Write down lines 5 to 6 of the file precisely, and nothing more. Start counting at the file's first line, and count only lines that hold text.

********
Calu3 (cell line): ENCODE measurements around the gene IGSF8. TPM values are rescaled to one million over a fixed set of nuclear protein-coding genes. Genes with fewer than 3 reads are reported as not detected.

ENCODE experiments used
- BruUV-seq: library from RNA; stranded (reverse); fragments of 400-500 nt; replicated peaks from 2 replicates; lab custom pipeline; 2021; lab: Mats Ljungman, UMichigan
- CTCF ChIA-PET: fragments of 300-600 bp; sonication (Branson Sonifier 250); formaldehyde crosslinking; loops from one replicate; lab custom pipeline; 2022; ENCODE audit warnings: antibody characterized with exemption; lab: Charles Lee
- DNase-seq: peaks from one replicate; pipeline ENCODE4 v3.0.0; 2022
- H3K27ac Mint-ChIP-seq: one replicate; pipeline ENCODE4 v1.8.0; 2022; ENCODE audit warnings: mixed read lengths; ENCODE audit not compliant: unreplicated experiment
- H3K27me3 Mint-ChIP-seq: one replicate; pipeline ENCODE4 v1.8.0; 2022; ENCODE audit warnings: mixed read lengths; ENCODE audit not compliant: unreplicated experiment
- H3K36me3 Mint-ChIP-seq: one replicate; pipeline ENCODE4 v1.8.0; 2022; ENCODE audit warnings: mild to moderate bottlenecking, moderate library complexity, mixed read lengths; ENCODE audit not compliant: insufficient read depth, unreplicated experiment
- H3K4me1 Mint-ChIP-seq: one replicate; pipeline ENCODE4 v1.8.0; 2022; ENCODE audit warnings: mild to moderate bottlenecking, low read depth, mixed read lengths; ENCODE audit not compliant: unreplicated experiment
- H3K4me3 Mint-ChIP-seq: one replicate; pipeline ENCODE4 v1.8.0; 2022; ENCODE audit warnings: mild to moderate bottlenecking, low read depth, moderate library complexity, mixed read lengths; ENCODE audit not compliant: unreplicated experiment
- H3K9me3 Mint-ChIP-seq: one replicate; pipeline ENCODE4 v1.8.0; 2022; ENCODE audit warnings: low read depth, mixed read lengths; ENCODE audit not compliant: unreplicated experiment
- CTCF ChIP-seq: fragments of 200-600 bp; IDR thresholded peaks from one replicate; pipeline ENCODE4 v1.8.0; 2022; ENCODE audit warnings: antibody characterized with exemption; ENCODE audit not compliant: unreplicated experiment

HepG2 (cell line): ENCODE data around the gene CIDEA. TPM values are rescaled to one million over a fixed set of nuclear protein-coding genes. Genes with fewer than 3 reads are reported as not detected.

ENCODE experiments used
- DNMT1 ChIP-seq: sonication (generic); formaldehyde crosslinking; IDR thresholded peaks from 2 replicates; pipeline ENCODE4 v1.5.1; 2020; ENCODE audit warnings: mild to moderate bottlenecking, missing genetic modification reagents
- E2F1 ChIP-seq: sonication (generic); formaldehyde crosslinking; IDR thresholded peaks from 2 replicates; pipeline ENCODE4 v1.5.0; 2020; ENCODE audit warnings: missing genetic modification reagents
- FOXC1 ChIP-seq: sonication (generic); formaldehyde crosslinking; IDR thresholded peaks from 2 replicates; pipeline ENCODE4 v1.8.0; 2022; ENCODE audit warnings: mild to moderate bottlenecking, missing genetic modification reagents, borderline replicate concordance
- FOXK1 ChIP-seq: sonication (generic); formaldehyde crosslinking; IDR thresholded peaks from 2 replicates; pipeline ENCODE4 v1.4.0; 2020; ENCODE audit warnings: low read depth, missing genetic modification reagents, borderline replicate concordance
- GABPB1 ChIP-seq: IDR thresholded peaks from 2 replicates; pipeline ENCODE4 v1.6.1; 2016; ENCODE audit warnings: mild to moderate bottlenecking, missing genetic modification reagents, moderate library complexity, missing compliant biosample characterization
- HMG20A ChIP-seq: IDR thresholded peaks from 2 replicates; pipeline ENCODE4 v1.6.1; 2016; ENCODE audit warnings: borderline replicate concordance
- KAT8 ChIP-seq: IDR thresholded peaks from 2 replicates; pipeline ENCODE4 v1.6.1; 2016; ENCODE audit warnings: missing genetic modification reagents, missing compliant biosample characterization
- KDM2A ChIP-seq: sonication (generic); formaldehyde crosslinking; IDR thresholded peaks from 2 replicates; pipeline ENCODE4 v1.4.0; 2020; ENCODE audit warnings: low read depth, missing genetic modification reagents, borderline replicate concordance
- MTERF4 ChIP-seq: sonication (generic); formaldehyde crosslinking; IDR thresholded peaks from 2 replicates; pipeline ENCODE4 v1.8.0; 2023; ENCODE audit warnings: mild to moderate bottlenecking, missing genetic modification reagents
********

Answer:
- DNase-seq: peaks from one replicate; pipeline ENCODE4 v3.0.0; 2022
- H3K27ac Mint-ChIP-seq: one replicate; pipeline ENCODE4 v1.8.0; 2022; ENCODE audit warnings: mixed read lengths; ENCODE audit not compliant: unreplicated experiment